Created on Friday, 02 September 2011 00:27
Written by Natalie Wong
What makes a good book? An exciting plot? Intriguing characters? That was what I used to think. Interestingly, Kazuo Ishiguro's Never Let Me Go defies my checklist yet remains one of my favorite reads so far.
Kathy, Tommy and Ruth appears to be living and studying in a board school named Hailsham, or so it seems. The teachers are called guardians instead and the students are strongly encouraged to produce art and poetry, of which value could be likened to money as they get to buy or exchange for material stuff including the artwork of the other students. Or, if their artwork were that good, it would be selected by the mysterious Madame, who keeps them in a secret gallery.
Unlike the movie, the book reveals the oddities of the haven much more slowly and sparingly than the movie. Readers, at least those who are observant, patient or curious enough, would notice bit by bit strange occurrences in this "school". It seems that the students are there for a purpose – a purpose that they are unable to grasp as young children but one that is important perhaps for themselves or the founders of the school. Nonetheless, it is without doubt that these students are privileged by being in Hailsham, where they get to love and live freely. And so does the trio. For more details, you will have to read the book; I wouldn't want to spoil it for you by saying more here.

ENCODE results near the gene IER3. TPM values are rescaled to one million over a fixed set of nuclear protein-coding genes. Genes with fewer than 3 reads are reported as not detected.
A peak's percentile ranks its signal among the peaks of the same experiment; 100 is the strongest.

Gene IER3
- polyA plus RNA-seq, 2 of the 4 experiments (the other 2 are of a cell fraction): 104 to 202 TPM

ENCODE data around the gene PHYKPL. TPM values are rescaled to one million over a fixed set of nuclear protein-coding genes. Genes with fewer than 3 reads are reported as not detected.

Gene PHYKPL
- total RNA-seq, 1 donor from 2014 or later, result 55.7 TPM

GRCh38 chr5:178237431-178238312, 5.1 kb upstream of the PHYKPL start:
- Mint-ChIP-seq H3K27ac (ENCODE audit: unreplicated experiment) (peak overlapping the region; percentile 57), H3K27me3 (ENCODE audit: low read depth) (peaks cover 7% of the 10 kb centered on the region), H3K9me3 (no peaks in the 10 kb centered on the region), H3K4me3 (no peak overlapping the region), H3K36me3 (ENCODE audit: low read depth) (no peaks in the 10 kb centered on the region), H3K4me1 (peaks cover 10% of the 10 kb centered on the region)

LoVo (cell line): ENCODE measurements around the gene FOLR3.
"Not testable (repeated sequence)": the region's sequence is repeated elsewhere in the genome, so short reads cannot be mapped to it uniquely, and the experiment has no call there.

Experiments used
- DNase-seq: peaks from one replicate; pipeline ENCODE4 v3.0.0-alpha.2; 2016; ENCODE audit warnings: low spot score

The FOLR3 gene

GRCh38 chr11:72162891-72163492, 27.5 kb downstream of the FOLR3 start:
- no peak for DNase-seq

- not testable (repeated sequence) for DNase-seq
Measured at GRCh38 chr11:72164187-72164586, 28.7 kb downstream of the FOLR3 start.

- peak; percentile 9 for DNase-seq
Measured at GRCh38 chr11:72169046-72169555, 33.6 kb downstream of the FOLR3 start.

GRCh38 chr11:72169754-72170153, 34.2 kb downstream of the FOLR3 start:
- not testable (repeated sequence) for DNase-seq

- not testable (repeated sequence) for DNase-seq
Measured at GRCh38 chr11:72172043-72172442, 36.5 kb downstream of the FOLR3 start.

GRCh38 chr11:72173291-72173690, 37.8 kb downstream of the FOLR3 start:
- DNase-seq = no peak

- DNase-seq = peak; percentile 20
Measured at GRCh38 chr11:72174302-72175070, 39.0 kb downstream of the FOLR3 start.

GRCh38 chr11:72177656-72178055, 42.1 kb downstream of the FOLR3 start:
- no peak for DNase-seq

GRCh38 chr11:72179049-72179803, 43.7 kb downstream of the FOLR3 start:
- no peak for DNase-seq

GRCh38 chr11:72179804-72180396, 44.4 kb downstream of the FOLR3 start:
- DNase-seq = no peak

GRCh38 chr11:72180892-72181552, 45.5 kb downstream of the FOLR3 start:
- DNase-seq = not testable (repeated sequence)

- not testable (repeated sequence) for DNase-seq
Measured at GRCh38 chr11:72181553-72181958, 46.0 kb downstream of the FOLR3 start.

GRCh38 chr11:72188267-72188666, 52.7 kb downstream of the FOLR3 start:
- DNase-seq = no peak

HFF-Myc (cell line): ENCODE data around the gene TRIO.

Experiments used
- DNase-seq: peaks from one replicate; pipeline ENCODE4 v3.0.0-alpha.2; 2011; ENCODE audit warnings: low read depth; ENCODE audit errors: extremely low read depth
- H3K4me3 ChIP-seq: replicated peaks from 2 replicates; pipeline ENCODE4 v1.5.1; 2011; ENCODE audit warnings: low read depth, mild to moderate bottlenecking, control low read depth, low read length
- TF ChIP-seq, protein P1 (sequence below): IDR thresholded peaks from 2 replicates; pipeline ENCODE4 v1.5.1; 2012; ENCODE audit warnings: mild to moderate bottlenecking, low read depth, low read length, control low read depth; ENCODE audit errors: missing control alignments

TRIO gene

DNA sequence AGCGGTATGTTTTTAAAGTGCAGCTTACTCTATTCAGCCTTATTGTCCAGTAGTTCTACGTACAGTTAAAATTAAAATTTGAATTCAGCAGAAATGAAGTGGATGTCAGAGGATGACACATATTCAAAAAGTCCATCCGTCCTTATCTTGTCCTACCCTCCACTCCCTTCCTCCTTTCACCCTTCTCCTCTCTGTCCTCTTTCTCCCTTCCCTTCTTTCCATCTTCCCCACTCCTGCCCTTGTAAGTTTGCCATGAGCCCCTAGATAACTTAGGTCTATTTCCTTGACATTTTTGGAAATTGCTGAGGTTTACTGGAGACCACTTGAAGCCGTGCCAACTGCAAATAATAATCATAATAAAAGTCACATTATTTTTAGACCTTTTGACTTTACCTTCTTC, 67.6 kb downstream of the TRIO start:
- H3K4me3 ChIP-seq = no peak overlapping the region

Never Let Me Go eludes an extremely real feeling with the story narrated from the point of view of a 31-year-old Kathy, who is now officially a "carer". And even when the sad realities of their lives and purposes are revealed, I felt myself drawn deeper in, to understand and explore this concept. While it may seem that Ishiguro was simply relating the sad story of the three individuals and their predetermined fates, he actually touches on the contentious idea of creating clones for the sake of extending our mortality – what would commonly also be known as playing God – as selfish and even cruel more deeply than it superficially seems.
Even as I put the book down, I found myself thinking about their circumstances and even wondering philosophically if our fates have been predetermined as well? Anyway, I digress. Never Let Me Go is yet another impressive book by famed author Ishiguro, one worth reading even if you know the ending and one which would be leaving you with some food for thought.
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